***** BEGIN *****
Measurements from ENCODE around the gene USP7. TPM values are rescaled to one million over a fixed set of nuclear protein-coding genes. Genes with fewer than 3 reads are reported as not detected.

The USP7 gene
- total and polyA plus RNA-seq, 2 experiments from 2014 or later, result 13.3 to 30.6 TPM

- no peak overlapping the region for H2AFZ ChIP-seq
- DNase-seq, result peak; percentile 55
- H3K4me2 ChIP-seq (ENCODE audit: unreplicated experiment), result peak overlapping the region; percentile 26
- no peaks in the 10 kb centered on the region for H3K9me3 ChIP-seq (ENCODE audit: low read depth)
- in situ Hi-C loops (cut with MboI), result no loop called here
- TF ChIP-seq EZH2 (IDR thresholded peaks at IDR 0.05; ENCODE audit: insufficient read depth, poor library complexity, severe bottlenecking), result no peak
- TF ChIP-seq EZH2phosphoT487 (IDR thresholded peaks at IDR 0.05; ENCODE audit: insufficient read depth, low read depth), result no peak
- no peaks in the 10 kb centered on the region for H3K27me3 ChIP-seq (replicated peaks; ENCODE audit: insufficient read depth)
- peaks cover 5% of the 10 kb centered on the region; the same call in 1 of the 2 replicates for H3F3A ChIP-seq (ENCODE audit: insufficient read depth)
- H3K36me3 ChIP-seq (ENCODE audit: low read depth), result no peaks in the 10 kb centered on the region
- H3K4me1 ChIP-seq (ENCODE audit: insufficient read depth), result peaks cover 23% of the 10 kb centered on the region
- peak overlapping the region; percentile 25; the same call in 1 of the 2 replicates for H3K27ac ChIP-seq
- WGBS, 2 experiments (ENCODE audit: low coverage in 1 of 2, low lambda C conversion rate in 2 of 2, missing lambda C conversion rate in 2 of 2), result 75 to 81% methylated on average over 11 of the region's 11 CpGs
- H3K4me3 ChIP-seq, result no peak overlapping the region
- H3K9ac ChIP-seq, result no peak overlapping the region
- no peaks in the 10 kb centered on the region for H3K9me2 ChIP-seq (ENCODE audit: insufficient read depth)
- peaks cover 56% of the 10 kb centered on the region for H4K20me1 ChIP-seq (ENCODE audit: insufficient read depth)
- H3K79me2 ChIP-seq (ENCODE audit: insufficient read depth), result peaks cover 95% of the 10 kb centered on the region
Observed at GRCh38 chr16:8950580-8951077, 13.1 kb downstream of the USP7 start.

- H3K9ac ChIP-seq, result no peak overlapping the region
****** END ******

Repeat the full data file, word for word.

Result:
Measurements from ENCODE around the gene USP7. TPM values are rescaled to one million over a fixed set of nuclear protein-coding genes. Genes with fewer than 3 reads are reported as not detected.

The USP7 gene
- total and polyA plus RNA-seq, 2 experiments from 2014 or later, result 13.3 to 30.6 TPM

- no peak overlapping the region for H2AFZ ChIP-seq
- DNase-seq, result peak; percentile 55
- H3K4me2 ChIP-seq (ENCODE audit: unreplicated experiment), result peak overlapping the region; percentile 26
- no peaks in the 10 kb centered on the region for H3K9me3 ChIP-seq (ENCODE audit: low read depth)
- in situ Hi-C loops (cut with MboI), result no loop called here
- TF ChIP-seq EZH2 (IDR thresholded peaks at IDR 0.05; ENCODE audit: insufficient read depth, poor library complexity, severe bottlenecking), result no peak
- TF ChIP-seq EZH2phosphoT487 (IDR thresholded peaks at IDR 0.05; ENCODE audit: insufficient read depth, low read depth), result no peak
- no peaks in the 10 kb centered on the region for H3K27me3 ChIP-seq (replicated peaks; ENCODE audit: insufficient read depth)
- peaks cover 5% of the 10 kb centered on the region; the same call in 1 of the 2 replicates for H3F3A ChIP-seq (ENCODE audit: insufficient read depth)
- H3K36me3 ChIP-seq (ENCODE audit: low read depth), result no peaks in the 10 kb centered on the region
- H3K4me1 ChIP-seq (ENCODE audit: insufficient read depth), result peaks cover 23% of the 10 kb centered on the region
- peak overlapping the region; percentile 25; the same call in 1 of the 2 replicates for H3K27ac ChIP-seq
- WGBS, 2 experiments (ENCODE audit: low coverage in 1 of 2, low lambda C conversion rate in 2 of 2, missing lambda C conversion rate in 2 of 2), result 75 to 81% methylated on average over 11 of the region's 11 CpGs
- H3K4me3 ChIP-seq, result no peak overlapping the region
- H3K9ac ChIP-seq, result no peak overlapping the region
- no peaks in the 10 kb centered on the region for H3K9me2 ChIP-seq (ENCODE audit: insufficient read depth)
- peaks cover 56% of the 10 kb centered on the region for H4K20me1 ChIP-seq (ENCODE audit: insufficient read depth)
- H3K79me2 ChIP-seq (ENCODE audit: insufficient read depth), result peaks cover 95% of the 10 kb centered on the region
Observed at GRCh38 chr16:8950580-8951077, 13.1 kb downstream of the USP7 start.

- H3K9ac ChIP-seq, result no peak overlapping the region